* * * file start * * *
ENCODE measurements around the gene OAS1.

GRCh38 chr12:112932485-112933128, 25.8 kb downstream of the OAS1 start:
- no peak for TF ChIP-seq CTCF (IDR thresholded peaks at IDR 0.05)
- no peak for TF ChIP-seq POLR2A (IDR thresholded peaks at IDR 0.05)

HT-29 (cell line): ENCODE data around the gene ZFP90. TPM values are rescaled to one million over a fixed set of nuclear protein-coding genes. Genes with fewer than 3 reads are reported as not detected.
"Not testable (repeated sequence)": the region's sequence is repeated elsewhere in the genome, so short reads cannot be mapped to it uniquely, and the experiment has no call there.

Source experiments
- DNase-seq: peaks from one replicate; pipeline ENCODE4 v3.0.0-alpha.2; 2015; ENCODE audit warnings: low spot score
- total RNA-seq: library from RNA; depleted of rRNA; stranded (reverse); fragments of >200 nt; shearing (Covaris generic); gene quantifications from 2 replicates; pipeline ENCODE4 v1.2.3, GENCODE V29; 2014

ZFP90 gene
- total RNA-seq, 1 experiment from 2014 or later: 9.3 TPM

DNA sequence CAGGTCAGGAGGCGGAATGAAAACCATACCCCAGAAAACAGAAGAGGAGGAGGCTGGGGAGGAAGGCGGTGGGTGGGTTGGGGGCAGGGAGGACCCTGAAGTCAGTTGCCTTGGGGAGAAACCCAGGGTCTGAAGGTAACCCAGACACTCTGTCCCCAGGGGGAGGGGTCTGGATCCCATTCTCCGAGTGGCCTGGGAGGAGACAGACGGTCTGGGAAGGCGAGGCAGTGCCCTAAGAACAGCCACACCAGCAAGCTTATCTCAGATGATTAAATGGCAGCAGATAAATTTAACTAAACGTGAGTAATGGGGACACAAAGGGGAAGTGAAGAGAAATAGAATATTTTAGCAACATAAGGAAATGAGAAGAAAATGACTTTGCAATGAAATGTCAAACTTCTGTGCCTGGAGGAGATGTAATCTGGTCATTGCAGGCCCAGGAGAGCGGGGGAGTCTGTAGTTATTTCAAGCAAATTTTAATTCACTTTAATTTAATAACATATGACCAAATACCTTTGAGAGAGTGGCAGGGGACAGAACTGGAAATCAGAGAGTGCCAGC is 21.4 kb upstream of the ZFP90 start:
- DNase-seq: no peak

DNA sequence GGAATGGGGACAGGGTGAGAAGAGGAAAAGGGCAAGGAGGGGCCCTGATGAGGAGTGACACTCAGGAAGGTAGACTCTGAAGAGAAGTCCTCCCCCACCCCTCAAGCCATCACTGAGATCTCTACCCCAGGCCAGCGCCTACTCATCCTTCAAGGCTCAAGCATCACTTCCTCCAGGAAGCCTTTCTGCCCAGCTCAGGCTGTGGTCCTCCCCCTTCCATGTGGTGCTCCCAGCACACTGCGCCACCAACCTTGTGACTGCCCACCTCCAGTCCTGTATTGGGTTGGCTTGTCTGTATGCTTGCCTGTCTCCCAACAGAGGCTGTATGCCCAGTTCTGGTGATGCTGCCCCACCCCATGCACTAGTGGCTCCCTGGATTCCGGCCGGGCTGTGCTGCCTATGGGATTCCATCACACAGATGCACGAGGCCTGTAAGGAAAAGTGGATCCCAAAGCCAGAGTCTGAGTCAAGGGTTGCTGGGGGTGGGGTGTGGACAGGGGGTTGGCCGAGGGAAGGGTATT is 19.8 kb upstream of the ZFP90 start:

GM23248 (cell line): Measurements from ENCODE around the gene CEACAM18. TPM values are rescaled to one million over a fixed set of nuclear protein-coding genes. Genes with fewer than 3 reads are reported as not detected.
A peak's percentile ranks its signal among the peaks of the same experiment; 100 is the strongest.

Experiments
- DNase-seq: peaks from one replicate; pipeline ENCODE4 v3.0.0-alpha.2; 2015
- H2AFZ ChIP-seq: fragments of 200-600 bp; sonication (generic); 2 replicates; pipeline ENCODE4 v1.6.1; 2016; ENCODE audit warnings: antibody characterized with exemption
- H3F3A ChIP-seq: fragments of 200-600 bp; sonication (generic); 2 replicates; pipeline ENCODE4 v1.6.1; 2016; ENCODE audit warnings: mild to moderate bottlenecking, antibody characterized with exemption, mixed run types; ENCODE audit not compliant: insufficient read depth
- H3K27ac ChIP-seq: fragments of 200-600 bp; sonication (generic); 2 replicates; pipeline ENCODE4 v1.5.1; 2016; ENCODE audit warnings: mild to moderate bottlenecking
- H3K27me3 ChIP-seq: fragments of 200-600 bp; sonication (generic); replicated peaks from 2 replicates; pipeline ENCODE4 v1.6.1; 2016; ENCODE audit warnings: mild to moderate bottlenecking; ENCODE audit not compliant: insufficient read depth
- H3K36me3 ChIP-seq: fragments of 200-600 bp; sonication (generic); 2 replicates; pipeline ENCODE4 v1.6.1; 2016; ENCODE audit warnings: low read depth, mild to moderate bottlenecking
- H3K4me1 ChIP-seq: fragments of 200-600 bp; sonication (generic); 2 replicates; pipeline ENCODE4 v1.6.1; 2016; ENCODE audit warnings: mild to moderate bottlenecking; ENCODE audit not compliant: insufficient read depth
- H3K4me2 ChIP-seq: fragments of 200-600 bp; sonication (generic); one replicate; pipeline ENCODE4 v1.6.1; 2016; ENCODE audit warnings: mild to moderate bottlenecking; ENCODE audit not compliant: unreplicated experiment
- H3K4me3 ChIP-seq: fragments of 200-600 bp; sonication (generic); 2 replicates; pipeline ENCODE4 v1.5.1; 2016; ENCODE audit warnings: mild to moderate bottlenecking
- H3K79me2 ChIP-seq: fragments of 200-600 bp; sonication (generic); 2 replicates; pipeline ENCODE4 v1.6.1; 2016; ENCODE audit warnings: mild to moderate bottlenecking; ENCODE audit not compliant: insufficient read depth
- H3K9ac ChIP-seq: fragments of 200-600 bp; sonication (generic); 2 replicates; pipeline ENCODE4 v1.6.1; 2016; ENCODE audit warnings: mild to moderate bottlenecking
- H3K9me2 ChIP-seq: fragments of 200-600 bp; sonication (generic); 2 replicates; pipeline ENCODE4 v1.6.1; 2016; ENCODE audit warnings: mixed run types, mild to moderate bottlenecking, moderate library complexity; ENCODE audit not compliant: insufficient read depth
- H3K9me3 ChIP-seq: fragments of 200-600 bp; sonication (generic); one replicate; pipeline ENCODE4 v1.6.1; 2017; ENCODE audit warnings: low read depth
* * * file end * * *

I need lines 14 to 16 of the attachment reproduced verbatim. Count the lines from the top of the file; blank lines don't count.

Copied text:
DNA sequence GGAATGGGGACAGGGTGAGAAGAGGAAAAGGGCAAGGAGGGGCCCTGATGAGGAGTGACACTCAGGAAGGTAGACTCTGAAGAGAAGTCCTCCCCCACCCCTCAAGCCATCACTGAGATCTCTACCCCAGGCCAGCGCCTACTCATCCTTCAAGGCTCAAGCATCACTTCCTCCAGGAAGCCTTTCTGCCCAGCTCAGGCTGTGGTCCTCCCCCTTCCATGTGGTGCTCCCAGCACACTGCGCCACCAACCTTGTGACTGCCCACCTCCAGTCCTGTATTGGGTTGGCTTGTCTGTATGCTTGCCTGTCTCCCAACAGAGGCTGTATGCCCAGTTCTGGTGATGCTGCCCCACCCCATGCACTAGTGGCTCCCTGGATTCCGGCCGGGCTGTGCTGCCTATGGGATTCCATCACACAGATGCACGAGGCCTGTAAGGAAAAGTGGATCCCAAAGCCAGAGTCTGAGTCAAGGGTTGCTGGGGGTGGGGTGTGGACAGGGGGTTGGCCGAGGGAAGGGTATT is 19.8 kb upstream of the ZFP90 start:

GM23248 (cell line): Measurements from ENCODE around the gene CEACAM18. TPM values are rescaled to one million over a fixed set of nuclear protein-coding genes. Genes with fewer than 3 reads are reported as not detected.
A peak's percentile ranks its signal among the peaks of the same experiment; 100 is the strongest.